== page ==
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Your next laptop or tablet may have 3-D sensors that let it recognize gestures or augment a real scene with virtual characters.
Laptops with 3-D sensors in place of conventional webcams will go on sale before the end of this year, according to chip maker Intel, which is providing the sensing technology to manufacturers. And tablets with 3-D sensors will hit the market in 2015, the company said at its annual developers’ conference in San Francisco on Wednesday.
To make sapphire screens, Apple would need to source high-quality raw material and be clever about incorporating it into devices.
At Apple’s latest product unveiling tomorrow, CEO Tim Cook may sing the praises of super-strong sapphire, and proclaim it as the perfect screen material for its new iGadgets.
My background is in transportation, so obviously, Im a huge fan of airports. And I have to tell you, this is a beautiful airport. We have a wonderful partnership here at T.F. Green Airport, and there is lots of potential to help Rhode Island grow economically.
As the Secretary will tell you, the airport grants that weve provided played a very, very significant role here. But all of that started here with a vision, a vision that the state of Rhode Island had, a plan for bigger and better, for growth for this airport. And were so proud to be partnering with you to leverage this airport and its role in this area. Youve shown a strong commitment to the flying public as well as to the community.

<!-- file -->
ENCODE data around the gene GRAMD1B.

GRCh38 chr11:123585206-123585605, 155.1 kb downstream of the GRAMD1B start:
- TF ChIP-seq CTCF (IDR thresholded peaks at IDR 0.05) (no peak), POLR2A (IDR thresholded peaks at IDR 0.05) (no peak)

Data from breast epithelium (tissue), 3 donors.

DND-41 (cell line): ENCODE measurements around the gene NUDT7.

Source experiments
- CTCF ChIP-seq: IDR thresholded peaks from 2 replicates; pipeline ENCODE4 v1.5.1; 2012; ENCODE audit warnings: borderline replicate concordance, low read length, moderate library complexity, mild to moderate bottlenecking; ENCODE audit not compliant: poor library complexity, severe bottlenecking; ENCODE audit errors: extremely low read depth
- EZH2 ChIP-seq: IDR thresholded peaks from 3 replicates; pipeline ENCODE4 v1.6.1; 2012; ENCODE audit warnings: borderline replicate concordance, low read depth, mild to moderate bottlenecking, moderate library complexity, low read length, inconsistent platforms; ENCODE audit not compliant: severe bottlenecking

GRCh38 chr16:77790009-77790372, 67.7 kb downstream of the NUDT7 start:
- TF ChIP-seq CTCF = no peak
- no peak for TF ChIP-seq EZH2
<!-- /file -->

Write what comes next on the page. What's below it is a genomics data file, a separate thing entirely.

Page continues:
The airfield improvement program here is going to make a big, big difference. Lengthening the airports primary runway will improve efficiency and will enhance safety for the airlines and the traveling public. It will also allow T.F. Green to handle longer haul flights. The new runway safety areas and arrestor beds on the other runways provide an extra margin of safety in the very unlikely event that a pilot needs to use them.
In fact, theyre called EMAS Engineered Materials Arresting System and what they do is actually slow an airplane to a complete stop if it overruns the main runway area just as planned. And if you want to know what one looks like, there is an EMAS bed at the end of this runway right behind you. The EMAS at the end of Runway 34 will be done by the end of next year.
The sum total of all that brings us here today. Big things are in store for T.F. Green Airport. I am absolutely confident of that.
Now, its my pleasure to introduce the Secretary of Transportation. When the President nominated Anthony Foxx to be Secretary, he said, Hes got the respect of his peers, mayors, and governors all across the country. Hes going to be extraordinarily effective. Thats a nice thing to hear coming from 1600 Pennsylvania Avenue. The Secretary is an unfailing supporter of aviation, and thats what brings him here today. Ladies and gentlemen, please welcome Secretary Anthony Foxx.
Remarks as Prepared for Delivery